Outlaw seeks home comforts
Dan 'The Outlaw' Hardy is targeting back-to-back victories when he returns to Nottingham to face Amir Sadollah
Last Updated: 28/09/12 6:26pm
Welterweight contender Dan Hardy is targeting back-to-back victories when he returns to Nottingham to face Amir Sadollah on Saturday.
Four successive defeats left the 30-year-old fearing for his UFC future, but a fantastic first-round stoppage of Duane Ludwig at UFC 146 saw him turn the corner as he stared into the UFC abyss.
Now he takes on Sadollah in the co-main event in his home town and is eyeing the sixth UFC victory of his career to banish the memories of the past few years.
Following defeat to Chris Lytle in May 2011, Hardy decided to take some time away from the limelight, moved to America to broaden his skillset and he reckons it is the best decision of his life.
He told skysports.com: "The process was seamless as I took a bit of time out and it's been great. It's best thing I have done and I wish I had done it sooner in my career to be honest.
"The problem with the UK is all the time you spend travelling between various guys in different cities, when you could be at home resting and rehydrating.
"And in Vegas there are a lot more professional fighters there, so I have so many people around me that I can learn from and I can train with. You just have to get out of your comfort-zone sometimes."
Hardy continued: "A lot of stubbornness and determination gave me the strength to bounce back. I spent a lot of time reminding myself of all the hard work I had put in to get to that point.
"A lot of fans think your career starts when you join the UFC, but I'd had 25 fights before joining the UFC. I had done a lot of training camps and had a lot of ups and downs.
"I felt like I'd earned my spot in the UFC and I didn't want to have it taken away from me like that."
A rejuvenated Hardy displayed some of his new talents in his win over Ludwig, looking much more rounded as a fighter.
The former Welterweight No.1 contender is 1/2 favourite with Sky Bet to win, and believes he possesses the experience to overcome Sadollah.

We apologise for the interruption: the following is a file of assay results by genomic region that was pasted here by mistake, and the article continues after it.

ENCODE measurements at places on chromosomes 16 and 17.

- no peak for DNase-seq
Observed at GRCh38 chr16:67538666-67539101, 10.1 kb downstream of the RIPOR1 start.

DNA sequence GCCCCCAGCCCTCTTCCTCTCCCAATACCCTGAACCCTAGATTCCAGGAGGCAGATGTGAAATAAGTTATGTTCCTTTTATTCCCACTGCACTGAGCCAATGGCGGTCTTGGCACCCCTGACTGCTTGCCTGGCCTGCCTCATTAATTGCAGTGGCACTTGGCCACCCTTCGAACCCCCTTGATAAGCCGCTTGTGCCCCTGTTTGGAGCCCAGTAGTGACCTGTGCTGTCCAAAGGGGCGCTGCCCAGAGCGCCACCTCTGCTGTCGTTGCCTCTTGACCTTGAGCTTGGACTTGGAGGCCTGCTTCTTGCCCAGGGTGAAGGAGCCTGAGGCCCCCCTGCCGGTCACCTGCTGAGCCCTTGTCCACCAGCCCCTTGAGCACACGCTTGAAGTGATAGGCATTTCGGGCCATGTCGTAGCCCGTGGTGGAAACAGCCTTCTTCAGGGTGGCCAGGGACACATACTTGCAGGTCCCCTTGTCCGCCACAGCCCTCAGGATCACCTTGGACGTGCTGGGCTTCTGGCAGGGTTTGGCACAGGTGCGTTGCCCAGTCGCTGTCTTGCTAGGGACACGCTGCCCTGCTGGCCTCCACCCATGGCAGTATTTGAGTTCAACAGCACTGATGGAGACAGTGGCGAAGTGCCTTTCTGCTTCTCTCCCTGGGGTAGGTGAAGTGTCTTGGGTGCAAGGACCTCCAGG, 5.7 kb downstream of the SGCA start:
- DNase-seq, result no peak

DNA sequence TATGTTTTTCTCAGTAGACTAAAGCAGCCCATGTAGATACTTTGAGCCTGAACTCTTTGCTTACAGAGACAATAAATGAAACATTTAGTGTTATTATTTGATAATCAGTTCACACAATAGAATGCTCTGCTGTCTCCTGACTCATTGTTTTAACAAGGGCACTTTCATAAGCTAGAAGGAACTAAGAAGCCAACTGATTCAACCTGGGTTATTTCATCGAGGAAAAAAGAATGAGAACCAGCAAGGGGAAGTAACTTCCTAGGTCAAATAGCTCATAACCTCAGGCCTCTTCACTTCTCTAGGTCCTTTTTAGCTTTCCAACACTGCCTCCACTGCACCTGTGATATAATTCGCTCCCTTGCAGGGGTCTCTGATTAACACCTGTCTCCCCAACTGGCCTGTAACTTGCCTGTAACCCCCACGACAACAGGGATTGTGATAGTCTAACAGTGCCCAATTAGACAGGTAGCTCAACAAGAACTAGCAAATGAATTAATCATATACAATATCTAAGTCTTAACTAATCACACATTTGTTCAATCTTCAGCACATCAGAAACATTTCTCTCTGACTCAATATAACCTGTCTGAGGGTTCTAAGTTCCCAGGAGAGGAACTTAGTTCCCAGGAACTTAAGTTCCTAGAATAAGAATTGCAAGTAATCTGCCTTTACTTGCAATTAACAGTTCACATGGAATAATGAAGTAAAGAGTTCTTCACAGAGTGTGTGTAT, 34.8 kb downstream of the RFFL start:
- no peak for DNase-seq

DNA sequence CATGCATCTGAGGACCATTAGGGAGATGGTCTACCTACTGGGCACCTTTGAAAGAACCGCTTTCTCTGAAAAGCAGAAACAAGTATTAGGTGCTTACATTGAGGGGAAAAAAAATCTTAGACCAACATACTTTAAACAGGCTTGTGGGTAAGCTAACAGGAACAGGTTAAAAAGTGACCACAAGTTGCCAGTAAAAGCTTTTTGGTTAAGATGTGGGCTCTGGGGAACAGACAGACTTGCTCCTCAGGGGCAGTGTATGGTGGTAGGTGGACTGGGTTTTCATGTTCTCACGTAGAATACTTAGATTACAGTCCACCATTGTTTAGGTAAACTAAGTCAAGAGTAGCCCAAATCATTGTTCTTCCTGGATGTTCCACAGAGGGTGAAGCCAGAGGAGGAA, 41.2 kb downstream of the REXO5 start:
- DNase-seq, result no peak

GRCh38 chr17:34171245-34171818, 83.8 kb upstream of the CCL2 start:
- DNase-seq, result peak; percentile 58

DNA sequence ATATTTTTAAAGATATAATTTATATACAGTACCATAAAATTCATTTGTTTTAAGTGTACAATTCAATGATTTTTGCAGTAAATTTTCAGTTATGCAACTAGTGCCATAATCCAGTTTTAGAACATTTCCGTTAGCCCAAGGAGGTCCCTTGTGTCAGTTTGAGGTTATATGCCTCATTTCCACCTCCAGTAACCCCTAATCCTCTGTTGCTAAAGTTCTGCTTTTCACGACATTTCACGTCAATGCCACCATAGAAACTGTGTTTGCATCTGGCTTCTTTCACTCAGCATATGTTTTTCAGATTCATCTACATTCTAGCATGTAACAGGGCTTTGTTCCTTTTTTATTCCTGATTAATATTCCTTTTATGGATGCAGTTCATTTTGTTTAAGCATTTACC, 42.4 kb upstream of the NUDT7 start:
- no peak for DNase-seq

Hardy said: "My last opponent Duane Ludwig faced Sadollah, so I spent three months watching that fight over and over again anyway and I was already familiar with him before I realised he was my opponent.
"He's not evolved a great deal in fights, the same guy shows up each time. He's always in good shape, he always pushes the pace and he always looks to move forward.
"His strengths are that he wears guys down with his tenacity and his persistence. But I feel I have the advantage of experience as I have 35 fights to his nine.
"I have been in there with some of the best guys around like Georges St-Pierre and interim champion Carlos Condit, I have experienced fighting top level guys, which he hasn't."
He continued: "I have been doing this a lot longer and there are a lot of tools I have that he doesn't and there are a lot of tools I have picked up in the last year from switching camps that he doesn't know about yet because I didn't have to use them in my last fight."
Hardy last fought in the UK two years ago in London, but has been desperate to return to his own city and believes good performances from the home fighters on this card could inspire more Brits to take up the sport.
"It is four years since I fought here last and that was a smaller show, but having a fight in my home town huge for me," he said.
"I think my fighting style is entertaining. I'm a fan first and foremost and I get a lot of enjoyment by keeping the fans entertained.
"There are lot of talented guys on this card who have the possibility to go a long way in the sport and a lot of guys that have been around.
"There are a lot of guys that nobody has ever seen before in gyms around the country and are waiting for that opportunity and things are going to continue to get better.